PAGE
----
Many fetal organs become fully developed during the first or early second trimester of a woman's pregnancy. The brain, however, begins to develop in the third week of pregnancy and continues developing throughout pregnancy and after birth. Because the brain is relatively immature at birth, it is more susceptible to injury from prematurity than other body organs. It is, therefore, routine to examine a premature baby's brain with ultrasound soon after birth.
Intraventricular Hemorrhage (IVH)
The most common and most feared problem in the brain of an extremely premature baby is intraventricular hemorrhage (bleeding that occurs in or around the cavities, or ventricles, of the brain). Bleeding can occur when fragile blood vessels in the brain rupture in the setting of changes in the baby's blood pressure or blood oxygen level. Blood can collect in the area of fragile blood vessels, an area of the brain called the subependymal germinal matrix; it can also spread to the ventricles of the brain or into the brain tissue itself.
Intraventricular hemorrhage is often graded from one through four, according to severity. Grade I, the least severe, refers to a small amount of blood in the subependymal germinal matrix area. In grade II, the blood has spread to the ventricles; in grade III, the pressure from the blood has caused the ventricles to become enlarged; and in grade IV, the most serious, the bleeding has spread into surrounding brain tissue.
Infants who have grade III and IV intraventricular hemorrhage are at increased risk for:
- hydrocephalus. When blood collects in the brain, it can block the flow of cerebrospinal fluid (CSF), the fluid that flows up and down the spinal column and into the brain. When blocked, the CSF builds up and the pressure causes the baby's head to enlarge. To drain off the excess fluid, doctors can perform daily spinal taps. If the hydrocephalus persists or worsens, a surgical procedure called a subgaleal or aventriculoperitoneal shunt may be needed.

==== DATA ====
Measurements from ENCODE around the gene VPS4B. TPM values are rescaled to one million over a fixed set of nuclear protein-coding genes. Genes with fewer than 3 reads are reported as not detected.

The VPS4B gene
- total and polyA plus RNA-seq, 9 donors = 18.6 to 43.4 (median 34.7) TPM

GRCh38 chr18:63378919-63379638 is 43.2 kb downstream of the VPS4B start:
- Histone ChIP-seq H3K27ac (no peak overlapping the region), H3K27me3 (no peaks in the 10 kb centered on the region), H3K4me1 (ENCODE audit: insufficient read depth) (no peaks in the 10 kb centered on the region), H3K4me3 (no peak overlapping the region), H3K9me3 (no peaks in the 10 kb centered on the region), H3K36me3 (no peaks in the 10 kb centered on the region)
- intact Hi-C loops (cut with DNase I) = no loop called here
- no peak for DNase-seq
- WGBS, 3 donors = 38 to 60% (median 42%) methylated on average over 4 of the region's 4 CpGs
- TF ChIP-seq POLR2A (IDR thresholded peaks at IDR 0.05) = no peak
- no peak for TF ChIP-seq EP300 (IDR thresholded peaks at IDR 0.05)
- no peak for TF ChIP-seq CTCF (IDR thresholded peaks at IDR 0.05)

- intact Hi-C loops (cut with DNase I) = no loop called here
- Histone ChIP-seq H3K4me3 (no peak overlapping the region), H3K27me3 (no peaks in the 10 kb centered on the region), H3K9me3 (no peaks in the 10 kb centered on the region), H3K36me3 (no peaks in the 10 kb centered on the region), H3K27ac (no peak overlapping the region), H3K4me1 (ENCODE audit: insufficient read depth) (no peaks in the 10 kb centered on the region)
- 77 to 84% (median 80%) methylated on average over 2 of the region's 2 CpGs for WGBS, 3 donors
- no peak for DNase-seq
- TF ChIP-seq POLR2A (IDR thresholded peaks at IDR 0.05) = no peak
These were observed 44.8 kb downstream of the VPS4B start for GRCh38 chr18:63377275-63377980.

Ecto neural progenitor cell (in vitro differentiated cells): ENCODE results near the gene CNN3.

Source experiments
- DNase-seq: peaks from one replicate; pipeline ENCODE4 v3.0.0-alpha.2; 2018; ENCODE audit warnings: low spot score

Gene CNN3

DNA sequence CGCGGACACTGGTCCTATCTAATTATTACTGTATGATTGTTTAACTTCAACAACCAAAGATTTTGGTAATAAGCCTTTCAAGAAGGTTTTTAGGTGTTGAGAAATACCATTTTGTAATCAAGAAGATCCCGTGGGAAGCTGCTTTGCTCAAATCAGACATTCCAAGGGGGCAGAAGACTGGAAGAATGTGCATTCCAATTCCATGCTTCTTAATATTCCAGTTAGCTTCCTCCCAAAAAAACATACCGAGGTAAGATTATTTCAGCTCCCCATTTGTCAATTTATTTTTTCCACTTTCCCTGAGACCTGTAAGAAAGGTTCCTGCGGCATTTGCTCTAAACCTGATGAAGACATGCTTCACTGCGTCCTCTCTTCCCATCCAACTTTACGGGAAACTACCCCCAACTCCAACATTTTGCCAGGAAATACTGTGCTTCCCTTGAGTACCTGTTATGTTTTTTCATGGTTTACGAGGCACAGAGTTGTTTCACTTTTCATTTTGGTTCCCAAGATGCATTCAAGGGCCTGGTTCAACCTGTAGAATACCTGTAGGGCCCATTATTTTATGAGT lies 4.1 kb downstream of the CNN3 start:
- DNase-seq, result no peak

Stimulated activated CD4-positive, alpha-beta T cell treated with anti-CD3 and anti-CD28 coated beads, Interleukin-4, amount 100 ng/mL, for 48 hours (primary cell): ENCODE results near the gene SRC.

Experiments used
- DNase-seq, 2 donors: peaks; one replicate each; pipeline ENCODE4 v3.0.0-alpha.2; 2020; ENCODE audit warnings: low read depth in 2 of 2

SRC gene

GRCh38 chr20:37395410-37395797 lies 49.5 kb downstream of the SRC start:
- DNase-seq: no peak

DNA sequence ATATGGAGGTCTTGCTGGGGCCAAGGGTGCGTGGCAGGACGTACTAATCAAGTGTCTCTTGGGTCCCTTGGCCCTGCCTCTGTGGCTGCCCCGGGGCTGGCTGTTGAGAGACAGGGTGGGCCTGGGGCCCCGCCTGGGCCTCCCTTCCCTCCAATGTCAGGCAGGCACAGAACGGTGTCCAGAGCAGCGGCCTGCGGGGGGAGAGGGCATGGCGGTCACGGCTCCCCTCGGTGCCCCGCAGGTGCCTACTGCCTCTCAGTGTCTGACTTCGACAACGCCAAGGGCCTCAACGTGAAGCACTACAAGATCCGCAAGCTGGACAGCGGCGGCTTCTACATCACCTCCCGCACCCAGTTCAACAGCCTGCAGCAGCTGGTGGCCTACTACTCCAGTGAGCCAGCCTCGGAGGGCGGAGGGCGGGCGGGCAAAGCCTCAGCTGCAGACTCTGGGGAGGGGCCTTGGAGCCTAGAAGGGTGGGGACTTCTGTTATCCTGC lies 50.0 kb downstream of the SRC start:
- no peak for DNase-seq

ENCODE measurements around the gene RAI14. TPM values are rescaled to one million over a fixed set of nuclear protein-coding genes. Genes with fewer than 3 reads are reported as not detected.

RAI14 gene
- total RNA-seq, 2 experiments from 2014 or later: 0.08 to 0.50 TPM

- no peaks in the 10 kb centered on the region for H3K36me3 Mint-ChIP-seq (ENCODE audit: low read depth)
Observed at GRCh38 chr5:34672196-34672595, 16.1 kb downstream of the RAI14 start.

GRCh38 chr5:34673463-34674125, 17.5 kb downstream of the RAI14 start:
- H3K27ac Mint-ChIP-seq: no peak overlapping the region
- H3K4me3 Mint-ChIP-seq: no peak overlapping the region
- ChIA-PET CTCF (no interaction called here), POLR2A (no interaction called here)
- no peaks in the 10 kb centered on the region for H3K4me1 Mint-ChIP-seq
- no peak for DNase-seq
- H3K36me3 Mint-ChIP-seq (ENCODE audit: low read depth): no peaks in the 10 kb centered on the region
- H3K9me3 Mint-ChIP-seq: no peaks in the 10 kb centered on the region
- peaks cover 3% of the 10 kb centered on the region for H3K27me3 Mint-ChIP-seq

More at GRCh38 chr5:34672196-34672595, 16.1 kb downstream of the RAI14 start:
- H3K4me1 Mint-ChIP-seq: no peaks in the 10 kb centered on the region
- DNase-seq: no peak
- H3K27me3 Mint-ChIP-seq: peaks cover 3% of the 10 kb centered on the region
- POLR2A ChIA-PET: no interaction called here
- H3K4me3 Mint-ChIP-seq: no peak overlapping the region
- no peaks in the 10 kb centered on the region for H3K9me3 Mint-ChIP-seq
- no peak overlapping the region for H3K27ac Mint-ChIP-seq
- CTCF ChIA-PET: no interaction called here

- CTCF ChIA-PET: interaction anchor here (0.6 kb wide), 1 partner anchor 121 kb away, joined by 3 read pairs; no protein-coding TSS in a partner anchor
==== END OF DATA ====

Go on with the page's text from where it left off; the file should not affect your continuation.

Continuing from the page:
- cerebral palsy.
Cerebral palsy is a neurological condition affecting motor power and coordination and is related to damage to the brain early in life. What causes the damage to the motor part of the brain is not completely known. It was long thought that trauma or lack of oxygen during delivery were the main causes, but doctors now think that most of the injury leading to cerebral palsy, especially among full term infants, occurs before birth. Recent evidence has suggested that infection and the baby's inflammatory response to infection may be associated with cerebral palsy in former premature infants, but further studies are needed in this field.
Premature babies are at greater risk for cerebral palsy than full-term babies, though doctors don't know exactly why. Premature babies who have intraventricular hemorrhage or periventricular leukomalacia (a condition in which the white matter surrounding the ventricles in the brain is injured) have the greatest risk of developing cerebral palsy.